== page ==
This is Sarah Stachowiak, writing to you from the unceded lands of the Duwamish People, in present-day Seattle, Washington, in the United States. As of this writing, the United States government federally recognizes 574 tribes; the Duwamish tribe is not one of them. In the 1855 Point Elliott Treaty, the Duwamish ceded territory—but not sovereignty—to settlers, in exchange for reservation land and other rights. More than 150 years later, the U.S. government has not honored this agreement.
As an evaluator of advocacy and policy change efforts, I, for too long, also did not account for the sovereign tribal nations that also are part of the spaces I have evaluated. For too long, my experience of the field has been that indigenous issues have been sidelined as part of an “affinity group” focus area and not made central to the day-to-day work of APC evaluators.
But APC evaluators can change that and do better. We have opportunities to lift up/amplify/highlight the values, priorities, and existence of the sovereign nations and indigenous peoples who are always relevant to policymaking work in any city, region, state, or country and recognize the rightful nation-to-nation orientation this entails.
As evaluators, we help define what is in or out of bounds for inquiry and evaluation. In a recent project, we made the point to ask our client how they were engaging with and considering the indigenous people in the places they worked. They hadn’t, which was disappointing, if unsurprising. By asking the question, however, we are helping to expand the boundaries of who and what can and should be considered in their place-based work. While a very small step, it is starting a conversation that we can keep pushing on over time.
Additionally, taking time to learn more about the indigenous people on whose land I live, recreate, or work has helped me better know and appreciate their resilience, strength, and dignity, in ways that I can carry through all of my work.
- An amazing host of resources exist to help you learn more about the land you are on and how to honor indigenous people through land acknowledgements, including https://www.ncai.org/about-tribes, https://usdac.us/nativeland and https://nativegov.org/a-guide-to-indigenous-land-acknowledgment/. Spend time learning what land acknowledgement means. Expect to dig a bit to learn the deeper truths of the lands you work on. Think about whose “truth” you are hearing and find ways to think critically about whose stories are being told or hidden.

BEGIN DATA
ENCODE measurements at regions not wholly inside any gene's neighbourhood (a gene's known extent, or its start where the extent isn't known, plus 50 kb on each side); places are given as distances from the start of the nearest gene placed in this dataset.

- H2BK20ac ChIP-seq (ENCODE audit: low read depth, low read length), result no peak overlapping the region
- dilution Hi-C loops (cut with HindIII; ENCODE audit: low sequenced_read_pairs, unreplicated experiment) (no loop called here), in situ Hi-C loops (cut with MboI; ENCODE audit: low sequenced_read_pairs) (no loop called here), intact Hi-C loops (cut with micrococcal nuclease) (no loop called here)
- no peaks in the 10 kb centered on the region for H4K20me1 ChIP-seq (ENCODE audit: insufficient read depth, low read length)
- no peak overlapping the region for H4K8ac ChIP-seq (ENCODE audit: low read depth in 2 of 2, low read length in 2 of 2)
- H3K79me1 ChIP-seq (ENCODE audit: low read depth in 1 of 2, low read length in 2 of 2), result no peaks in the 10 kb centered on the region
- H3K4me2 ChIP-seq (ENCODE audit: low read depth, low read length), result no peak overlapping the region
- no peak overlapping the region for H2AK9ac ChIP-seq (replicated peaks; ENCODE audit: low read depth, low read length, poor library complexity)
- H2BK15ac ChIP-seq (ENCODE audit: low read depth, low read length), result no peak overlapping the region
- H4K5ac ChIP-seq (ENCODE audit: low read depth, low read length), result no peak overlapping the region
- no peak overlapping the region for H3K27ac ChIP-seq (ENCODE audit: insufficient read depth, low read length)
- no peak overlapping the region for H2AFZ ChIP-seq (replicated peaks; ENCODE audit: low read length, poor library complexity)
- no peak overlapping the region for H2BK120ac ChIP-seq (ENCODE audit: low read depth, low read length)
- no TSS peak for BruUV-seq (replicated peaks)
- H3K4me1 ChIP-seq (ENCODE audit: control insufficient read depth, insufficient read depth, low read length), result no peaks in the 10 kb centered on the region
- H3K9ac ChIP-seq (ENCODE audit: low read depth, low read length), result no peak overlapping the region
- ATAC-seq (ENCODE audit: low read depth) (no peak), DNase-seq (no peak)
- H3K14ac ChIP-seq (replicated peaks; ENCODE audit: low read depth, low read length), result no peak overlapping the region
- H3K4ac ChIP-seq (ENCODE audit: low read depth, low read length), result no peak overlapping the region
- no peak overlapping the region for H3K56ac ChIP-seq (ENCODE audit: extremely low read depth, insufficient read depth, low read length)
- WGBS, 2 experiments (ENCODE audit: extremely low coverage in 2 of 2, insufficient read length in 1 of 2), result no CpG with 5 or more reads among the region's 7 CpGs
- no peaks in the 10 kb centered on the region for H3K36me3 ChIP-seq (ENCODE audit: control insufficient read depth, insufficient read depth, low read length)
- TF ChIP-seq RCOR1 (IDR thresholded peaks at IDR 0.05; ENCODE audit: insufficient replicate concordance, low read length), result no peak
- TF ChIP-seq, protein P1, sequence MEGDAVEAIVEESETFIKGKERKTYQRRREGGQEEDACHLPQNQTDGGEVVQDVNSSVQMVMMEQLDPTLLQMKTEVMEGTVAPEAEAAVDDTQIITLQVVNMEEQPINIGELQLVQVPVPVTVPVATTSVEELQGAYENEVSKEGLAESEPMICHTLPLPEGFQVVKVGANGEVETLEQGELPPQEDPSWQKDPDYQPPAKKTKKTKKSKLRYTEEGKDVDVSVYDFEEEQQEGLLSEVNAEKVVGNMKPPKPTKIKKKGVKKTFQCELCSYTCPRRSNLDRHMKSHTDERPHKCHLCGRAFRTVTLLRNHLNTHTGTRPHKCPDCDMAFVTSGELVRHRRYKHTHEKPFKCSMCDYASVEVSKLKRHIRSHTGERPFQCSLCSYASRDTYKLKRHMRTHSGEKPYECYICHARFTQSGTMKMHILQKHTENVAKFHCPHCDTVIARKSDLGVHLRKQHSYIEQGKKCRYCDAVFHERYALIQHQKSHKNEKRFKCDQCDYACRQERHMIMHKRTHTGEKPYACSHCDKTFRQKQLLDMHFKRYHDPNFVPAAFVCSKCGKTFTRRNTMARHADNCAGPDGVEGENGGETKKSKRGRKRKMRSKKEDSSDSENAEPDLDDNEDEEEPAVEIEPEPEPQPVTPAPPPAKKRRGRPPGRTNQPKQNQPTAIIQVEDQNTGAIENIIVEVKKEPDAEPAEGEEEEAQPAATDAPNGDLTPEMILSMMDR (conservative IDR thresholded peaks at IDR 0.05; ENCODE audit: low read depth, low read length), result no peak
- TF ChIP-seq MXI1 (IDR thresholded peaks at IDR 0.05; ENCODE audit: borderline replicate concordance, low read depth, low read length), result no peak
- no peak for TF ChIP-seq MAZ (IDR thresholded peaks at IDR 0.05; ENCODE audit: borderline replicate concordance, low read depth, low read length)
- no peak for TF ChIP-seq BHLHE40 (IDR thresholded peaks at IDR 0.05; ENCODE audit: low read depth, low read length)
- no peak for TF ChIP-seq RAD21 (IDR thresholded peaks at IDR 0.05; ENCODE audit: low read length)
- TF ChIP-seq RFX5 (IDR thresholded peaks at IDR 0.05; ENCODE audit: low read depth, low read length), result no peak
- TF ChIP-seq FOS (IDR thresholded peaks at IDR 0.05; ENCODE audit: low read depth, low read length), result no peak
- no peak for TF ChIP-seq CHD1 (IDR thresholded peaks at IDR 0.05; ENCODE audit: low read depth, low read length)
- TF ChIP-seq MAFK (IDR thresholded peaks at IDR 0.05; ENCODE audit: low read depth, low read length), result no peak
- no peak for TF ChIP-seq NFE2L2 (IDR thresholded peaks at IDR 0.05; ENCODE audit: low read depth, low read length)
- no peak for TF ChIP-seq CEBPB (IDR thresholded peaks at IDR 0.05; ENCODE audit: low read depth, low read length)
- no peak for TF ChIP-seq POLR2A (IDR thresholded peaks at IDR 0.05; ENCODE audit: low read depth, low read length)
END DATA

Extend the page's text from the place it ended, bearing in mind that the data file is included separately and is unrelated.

- Learn from our colleagues in the Indigenous Peoples in Evaluation TIG. Their website includes newsletters with a lot of useful information!
- In the New Directions of Evaluation Special Issue: Examining Issues Facing Communities of Color Today: The Role of Evaluation to Incite Change, Dr. Nicole Bowman contributed: Nation?to?Nation in Evaluation: Utilizing an Indigenous Evaluation Model to Frame Systems and Government Evaluations, which helps evaluators conceptualize systems evaluation design used between sovereign governments. And, with that, a quick note of gratitude for the labor of Dr. Nicky Bowman in lifting up these issues in our association and within our TIG.
The American Evaluation Association is hosting APC TIG Week with our colleagues in the Advocacy and Policy ChangeTopical Interest Group. The contributions all this week to aea365 come from our AP TIG members. Do you have questions, concerns, kudos, or content to extend this aea365 contribution? Please add them in the comments section for this post on the aea365 webpage so that we may enrich our community of practice. Would you like to submit an aea365 Tip? Please send a note of interest to email@example.com. aea365 is sponsored by the American Evaluation Association and provides a Tip-a-Day by and for evaluators. These views and opinions do not necessarily represent those of the American Evaluation Association, and/or any/all contributors to this site.